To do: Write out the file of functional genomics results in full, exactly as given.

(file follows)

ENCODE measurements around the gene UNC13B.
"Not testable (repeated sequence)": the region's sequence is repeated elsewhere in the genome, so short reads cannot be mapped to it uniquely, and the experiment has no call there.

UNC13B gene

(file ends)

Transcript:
ENCODE measurements around the gene UNC13B.
"Not testable (repeated sequence)": the region's sequence is repeated elsewhere in the genome, so short reads cannot be mapped to it uniquely, and the experiment has no call there.

UNC13B gene